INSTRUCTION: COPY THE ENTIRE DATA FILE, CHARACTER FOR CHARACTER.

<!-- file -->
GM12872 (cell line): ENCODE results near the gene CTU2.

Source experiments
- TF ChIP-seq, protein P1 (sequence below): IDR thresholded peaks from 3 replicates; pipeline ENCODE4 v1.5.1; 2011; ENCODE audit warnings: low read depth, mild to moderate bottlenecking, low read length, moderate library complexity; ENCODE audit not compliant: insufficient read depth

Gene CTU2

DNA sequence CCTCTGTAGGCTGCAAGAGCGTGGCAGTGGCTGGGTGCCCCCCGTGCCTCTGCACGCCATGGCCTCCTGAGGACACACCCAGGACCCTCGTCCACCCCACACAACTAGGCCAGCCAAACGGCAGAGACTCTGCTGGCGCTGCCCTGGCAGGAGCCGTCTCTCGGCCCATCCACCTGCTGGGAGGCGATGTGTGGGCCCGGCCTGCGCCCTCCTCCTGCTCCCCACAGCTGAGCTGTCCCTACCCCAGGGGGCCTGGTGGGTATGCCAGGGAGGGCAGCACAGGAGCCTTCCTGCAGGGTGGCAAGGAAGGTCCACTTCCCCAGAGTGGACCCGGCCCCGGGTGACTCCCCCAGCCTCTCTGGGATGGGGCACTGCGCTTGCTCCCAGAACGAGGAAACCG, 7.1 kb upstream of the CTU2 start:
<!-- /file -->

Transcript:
GM12872 (cell line): ENCODE results near the gene CTU2.

Source experiments
- TF ChIP-seq, protein P1 (sequence below): IDR thresholded peaks from 3 replicates; pipeline ENCODE4 v1.5.1; 2011; ENCODE audit warnings: low read depth, mild to moderate bottlenecking, low read length, moderate library complexity; ENCODE audit not compliant: insufficient read depth

Gene CTU2

DNA sequence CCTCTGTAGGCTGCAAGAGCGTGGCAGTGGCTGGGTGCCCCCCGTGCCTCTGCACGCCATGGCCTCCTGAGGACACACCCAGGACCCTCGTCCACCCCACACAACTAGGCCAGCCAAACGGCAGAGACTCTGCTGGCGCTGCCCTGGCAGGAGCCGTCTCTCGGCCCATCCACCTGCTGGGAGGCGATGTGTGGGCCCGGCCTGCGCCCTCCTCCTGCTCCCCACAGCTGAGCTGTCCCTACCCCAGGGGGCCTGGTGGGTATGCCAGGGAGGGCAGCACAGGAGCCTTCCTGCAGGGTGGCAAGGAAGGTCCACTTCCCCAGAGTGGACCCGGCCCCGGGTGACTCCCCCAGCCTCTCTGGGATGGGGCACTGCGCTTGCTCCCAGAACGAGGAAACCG, 7.1 kb upstream of the CTU2 start: